3

I have just accepted my first job abroad and I will have to move around various AirBnB and hostel forms of accommodation for the first few months as I do not have enough money saved up to pay for the deposit on rented accommodation.

This is obviously going to impact my work and in the worst case force me to leave the job and return home if I can't find anywhere cheap enough to live.

I asked my new employer about the possibility of a relocation allowance but they said they did not provide such a thing. Is this normal? Should I push the issue further as I know this is going to have a negative impact on my work and make me unhappy in my new position or just suck it up and hope everything works out okay?

  • 17
    This is usually the kind of thing you talk about before you accept the offer. – Erik Feb 7 '17 at 13:09
  • I was not willing to turn down the opportunity. I would rather try and fail than not try. – Moses Feb 7 '17 at 13:11
  • 1
    "Normal" is a bit of loaded word. It's normal to provide one and it's normal not to. So you can't "push" for it as if it was something you were owed, at least not without sounding naive and unprofessional. – Relaxed Feb 7 '17 at 13:26
  • This is very normal and if you are willing to fail and already made up your mind then go with it... you may have set yourself up for failure but that is your own choice. Good Luck. – Matthew Whited Feb 7 '17 at 20:55
6

Is this normal?

Yes, it's normal that employers don't care if you want to relocate. Whenever there is enough talent (whatever the employer thinks that is) available, there is no incentive for the employer to offer relocation benefits. After all, the employer pays for your attribution to his business. Your move is not an attribution to his bottom line at all.

When it gets harder to find the people the employer wants to have in the company, he may consider offering relocation benefits. So in areas where it's notoriously hard to find good people, relocation benefits might even be seen as normal.

You will have to decide for yourself what you want to do, we cannot make this decision for you. If it does impact your job, maybe taking a credit might be an option. If you leave a bad first impression because you are stressed out by your living conditions, it's hard to remedy that later.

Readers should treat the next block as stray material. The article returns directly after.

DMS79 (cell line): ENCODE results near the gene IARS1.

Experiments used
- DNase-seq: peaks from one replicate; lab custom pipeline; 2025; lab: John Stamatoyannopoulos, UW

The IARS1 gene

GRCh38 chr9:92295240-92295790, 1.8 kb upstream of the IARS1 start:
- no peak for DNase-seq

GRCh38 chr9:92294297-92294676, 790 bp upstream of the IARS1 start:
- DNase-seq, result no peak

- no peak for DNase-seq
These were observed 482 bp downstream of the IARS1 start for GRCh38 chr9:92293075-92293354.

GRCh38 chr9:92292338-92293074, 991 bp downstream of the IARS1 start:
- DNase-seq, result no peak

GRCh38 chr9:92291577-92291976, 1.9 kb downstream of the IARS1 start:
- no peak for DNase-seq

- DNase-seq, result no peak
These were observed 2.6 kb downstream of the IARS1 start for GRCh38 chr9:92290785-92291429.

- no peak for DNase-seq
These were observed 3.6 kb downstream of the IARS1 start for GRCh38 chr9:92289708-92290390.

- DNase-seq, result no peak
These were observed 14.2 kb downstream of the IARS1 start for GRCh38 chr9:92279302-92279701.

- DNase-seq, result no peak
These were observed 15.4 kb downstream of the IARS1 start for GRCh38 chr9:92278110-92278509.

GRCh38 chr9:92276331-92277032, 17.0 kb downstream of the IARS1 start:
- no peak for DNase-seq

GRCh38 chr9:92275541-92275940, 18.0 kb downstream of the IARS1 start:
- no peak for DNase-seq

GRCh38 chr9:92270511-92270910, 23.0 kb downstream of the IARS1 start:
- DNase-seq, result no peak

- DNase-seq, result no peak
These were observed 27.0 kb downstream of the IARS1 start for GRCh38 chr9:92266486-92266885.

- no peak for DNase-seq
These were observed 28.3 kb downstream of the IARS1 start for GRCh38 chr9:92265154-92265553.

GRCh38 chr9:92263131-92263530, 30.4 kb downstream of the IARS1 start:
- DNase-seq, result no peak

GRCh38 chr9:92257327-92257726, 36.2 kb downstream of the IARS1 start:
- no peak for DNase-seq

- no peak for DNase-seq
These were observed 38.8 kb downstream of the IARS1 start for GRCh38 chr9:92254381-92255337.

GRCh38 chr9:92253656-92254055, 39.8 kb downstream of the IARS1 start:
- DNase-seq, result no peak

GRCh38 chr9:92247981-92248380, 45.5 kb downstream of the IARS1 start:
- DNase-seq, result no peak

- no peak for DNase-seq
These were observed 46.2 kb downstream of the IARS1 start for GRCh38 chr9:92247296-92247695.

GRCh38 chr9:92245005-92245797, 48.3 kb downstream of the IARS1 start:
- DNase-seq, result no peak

|improve this answer|||||
3

I asked my new employer about the possibility of a relocation allowance but they said they did not provide such a thing. Is this normal? Should I push the issue further...

I've just (in the last 6 months) made a move from Europe to North America. The feeling from most employers was that there was no relocation assistance available.

A few who did offer it were usually upfront about it (like a certain alphabetical online store), a few would offer partial assistance, but most offered no help.

The ones who did offer money usually came with conditions (so you're tied to them for a year for example), and in the case of money it is usually taxable (and mostly only a small percentage of the real cost of such a move) so what you get is really just a drop in the ocean. I ended up not taking a relocation assistance offer with the job to avoid the conditions (they ended up giving me an extra 5K on my salary, which shows how little they could offer).

Be under no illusion, an international move like I made, if you have a house and family, can easily cost upwards of $30,000 US. I had to ready property to sell, pay off accounts, sell cars, sell property, pay moving fees, airlines, temp accommodation, pay additional months upfront for rental house as no credit history in destination, buy cars, additional furniture, pay through the nose for car insurance as no driving history in destination, deal with currency fluctuations when transferring money etc. You also need to have reserves. When I was in hotels the area played host to a number of conferences and the few hotels available (often 60 miles plus away from work) tripled their rates over those weeks.

But the key thing is to be upfront at interview time, and when negotiating discuss assistance. Approaching them subsequent to accepting an offer is going to get the "No" answer you got.

|improve this answer|||||
1

It's not unheard of but certainly not a given so it's completely normal to provide one but also completely normal not to. It can be something you can negotiate individually before you take the job or something that is available to all new hires under certain conditions or provided for in collective bargaining agreements.

But if your contract and/or company rules don't foresee it, you are out of luck. It's not something you can expect or that your employer necessarily has to provide. You can always ask (but it seems you have done that already) but there is no point in pushing it, especially if, as you wrote in a comment, you are not willing to walk away.

Another solution to your rental problem however could be to ask for a salary advance from your employer. Unlike a relocation allowance, it will probably be taxed like regular income and you would have to pay it back in the coming months but it could save you money compared to staying at hostels and avoid a lot of stress. This is something I have seen in your situation (new hire from abroad who need money for a deposit - as opposed to being in debt or spending it on something crazy).

|improve this answer|||||

Not the answer you're looking for? Browse other questions tagged or ask your own question.